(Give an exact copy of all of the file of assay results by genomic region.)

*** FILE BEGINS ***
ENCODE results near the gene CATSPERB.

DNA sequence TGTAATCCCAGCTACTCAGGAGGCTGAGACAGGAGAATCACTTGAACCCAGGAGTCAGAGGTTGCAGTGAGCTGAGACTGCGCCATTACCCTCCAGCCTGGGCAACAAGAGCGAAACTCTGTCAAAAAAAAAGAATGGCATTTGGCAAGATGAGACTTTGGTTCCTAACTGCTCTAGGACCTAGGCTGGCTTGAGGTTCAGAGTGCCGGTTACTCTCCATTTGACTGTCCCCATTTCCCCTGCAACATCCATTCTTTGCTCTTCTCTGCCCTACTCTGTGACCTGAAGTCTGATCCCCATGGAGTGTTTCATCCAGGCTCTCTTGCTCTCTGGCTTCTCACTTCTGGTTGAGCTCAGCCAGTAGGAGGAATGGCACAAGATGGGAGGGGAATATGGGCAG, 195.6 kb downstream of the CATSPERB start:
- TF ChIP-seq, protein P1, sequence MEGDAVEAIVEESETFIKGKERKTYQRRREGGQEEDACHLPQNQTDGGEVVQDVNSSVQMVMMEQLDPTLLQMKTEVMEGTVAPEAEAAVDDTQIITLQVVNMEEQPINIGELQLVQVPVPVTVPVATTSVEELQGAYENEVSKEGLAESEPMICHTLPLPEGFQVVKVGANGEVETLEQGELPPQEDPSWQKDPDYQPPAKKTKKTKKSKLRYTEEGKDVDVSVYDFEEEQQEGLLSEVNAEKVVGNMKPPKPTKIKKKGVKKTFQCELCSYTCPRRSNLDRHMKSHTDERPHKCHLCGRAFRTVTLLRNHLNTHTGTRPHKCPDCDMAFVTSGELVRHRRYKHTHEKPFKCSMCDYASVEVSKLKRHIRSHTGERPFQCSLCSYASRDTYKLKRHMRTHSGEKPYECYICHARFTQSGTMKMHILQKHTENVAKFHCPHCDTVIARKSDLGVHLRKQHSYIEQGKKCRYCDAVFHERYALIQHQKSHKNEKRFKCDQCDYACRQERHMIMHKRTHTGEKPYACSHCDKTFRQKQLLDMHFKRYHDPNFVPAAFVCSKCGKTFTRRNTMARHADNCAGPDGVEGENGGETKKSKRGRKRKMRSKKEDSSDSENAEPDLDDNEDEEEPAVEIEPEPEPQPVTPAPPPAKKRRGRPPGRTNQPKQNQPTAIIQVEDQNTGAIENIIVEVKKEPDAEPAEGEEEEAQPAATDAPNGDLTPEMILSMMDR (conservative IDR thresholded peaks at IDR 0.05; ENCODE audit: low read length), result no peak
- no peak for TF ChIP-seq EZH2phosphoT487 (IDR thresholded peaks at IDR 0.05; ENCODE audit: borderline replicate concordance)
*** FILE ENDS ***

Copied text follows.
ENCODE results near the gene CATSPERB.

DNA sequence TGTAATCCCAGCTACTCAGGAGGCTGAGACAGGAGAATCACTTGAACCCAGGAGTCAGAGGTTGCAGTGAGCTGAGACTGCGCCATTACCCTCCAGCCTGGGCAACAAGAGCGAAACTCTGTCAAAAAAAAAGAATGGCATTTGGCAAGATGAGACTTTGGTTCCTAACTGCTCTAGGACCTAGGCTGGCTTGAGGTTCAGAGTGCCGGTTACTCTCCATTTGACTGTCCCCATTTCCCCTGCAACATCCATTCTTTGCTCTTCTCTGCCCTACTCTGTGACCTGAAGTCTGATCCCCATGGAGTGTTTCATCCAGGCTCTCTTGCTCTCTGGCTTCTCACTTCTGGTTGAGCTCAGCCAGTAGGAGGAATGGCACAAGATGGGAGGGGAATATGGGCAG, 195.6 kb downstream of the CATSPERB start:
- TF ChIP-seq, protein P1, sequence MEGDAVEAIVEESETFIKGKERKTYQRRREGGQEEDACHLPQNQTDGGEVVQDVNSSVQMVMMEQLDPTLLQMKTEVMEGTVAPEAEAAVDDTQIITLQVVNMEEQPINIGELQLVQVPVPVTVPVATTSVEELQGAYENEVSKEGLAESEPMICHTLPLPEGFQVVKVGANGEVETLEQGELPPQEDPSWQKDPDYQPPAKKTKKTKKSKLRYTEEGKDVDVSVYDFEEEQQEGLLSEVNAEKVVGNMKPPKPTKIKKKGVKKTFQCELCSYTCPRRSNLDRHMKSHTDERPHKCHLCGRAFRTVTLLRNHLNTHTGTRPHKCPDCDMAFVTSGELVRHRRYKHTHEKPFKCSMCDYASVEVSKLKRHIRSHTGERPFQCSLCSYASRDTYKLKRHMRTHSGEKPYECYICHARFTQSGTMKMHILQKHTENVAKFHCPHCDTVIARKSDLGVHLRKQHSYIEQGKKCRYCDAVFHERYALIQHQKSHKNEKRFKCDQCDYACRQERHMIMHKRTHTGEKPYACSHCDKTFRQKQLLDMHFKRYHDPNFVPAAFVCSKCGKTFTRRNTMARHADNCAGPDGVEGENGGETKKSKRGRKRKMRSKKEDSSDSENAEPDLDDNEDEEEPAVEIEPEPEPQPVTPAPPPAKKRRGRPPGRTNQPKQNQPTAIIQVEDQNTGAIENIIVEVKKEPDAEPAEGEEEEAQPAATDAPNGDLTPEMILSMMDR (conservative IDR thresholded peaks at IDR 0.05; ENCODE audit: low read length), result no peak
- no peak for TF ChIP-seq EZH2phosphoT487 (IDR thresholded peaks at IDR 0.05; ENCODE audit: borderline replicate concordance)